Guerilla warfare for your ears: Fighting noise with noise

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By Teri Karush Rogers  |
March 1, 2010 - 5:55AM

What do you do when your upstairs neighbors are making your life a living hell because they won’t install carpet on their floors, even as their child hammers and drops toys on the concrete slab separating your apartments, and their baby rolls around in a walker all day long?

Most of the advice to this condo owner (venting on Habitat’s BoardTalk forum) urged a letter-writing campaign to the board, neighbor and managing agent to get the neighbor to abide by the condo's 80 percent carpeting rule.

But one commenter recommended a more extreme wake-up call should other measures fail:

“Bolt subwoofers & tactile acoustic transducers directly to your ceiling, essentially turning the slab into a speaker. Find suitably annoying bass-heavy music, & get some high-quality earplugs. You should have their attention soon.

Be prepared for calls from the agent & Board, & assure them you'll cooperate with their requests to control offending sounds if they can assure you their enforcement efforts are equally targeting all noise offenders...particularly those not in compliance with the floor-covering rule.

This requires a modest investment [buy gear on Craigslist] which should not seem extreme if the alternative is relocating.

We asked BrickTank's acoustical consultant to weigh in on this approach. He said he did not condone it.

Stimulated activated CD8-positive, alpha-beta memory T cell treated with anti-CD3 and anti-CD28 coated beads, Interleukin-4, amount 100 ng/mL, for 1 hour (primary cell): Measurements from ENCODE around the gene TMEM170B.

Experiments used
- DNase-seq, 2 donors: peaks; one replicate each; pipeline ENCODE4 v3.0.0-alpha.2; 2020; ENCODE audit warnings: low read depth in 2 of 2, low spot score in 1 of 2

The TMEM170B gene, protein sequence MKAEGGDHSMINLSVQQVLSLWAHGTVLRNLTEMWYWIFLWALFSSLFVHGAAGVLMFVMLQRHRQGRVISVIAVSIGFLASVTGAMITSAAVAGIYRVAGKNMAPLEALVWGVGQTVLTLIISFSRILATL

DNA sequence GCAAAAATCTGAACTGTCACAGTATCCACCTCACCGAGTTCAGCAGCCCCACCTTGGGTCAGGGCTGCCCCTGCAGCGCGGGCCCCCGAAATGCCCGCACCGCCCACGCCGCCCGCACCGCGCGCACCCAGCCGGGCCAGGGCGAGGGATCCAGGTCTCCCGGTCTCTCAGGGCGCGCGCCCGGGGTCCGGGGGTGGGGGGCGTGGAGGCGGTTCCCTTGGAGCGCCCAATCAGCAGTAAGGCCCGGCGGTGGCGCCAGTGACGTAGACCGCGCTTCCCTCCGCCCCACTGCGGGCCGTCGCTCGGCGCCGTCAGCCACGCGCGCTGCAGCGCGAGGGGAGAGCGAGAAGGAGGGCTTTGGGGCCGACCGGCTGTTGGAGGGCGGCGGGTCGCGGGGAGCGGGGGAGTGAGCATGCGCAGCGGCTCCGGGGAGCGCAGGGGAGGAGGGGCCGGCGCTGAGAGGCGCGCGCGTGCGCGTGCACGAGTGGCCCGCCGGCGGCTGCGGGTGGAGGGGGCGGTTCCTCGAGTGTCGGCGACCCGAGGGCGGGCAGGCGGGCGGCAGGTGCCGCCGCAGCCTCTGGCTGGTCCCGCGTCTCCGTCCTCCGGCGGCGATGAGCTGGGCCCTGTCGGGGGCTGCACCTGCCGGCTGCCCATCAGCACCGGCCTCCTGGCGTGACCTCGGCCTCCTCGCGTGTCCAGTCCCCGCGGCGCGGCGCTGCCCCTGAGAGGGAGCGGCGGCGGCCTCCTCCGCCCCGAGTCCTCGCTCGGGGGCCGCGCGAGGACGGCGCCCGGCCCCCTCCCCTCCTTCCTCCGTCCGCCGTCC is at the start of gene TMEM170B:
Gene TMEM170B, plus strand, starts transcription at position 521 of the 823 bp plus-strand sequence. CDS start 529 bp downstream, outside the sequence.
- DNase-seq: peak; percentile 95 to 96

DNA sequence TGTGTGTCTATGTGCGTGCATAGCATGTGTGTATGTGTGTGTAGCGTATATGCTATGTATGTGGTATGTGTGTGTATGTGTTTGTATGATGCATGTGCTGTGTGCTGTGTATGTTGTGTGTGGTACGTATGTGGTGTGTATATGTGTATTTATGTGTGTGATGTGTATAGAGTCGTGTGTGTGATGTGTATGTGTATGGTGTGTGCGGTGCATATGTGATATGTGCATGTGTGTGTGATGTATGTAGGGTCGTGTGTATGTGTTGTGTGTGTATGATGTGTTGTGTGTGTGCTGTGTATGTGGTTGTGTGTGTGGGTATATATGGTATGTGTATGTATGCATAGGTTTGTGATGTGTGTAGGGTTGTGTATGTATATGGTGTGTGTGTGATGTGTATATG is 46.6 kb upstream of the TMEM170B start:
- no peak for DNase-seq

“Hiring an acoustical consultant to make a calibrated audio recording that could be played back to the board, or having a board member present during the period of offending activity would be a better approach,” says John Hauenstein, the president of JRH Acoustical Consulting in Manhattan.

Related posts:

BrickUnderground's Noisy Sexy Neighbor Survey Results 

The agony of the ecstasy: Four tips for overcoming loud neighbor sex

Teri Rogers Headshot - Floral

Teri Karush Rogers

Founder & Publisher

Founder and publisher Teri Karush Rogers launched Brick Underground in 2009. As a freelance journalist, she had previously covered New York City real estate for The New York Times. Teri has been featured as an expert on New York City residential real estate by The New York Times, New York Daily News, amNew York, NBC Nightly News, The Real Deal, Business Insider, the Huffington Post, and NY1 News, among others. Teri earned a BA in journalism and a law degree from New York University.

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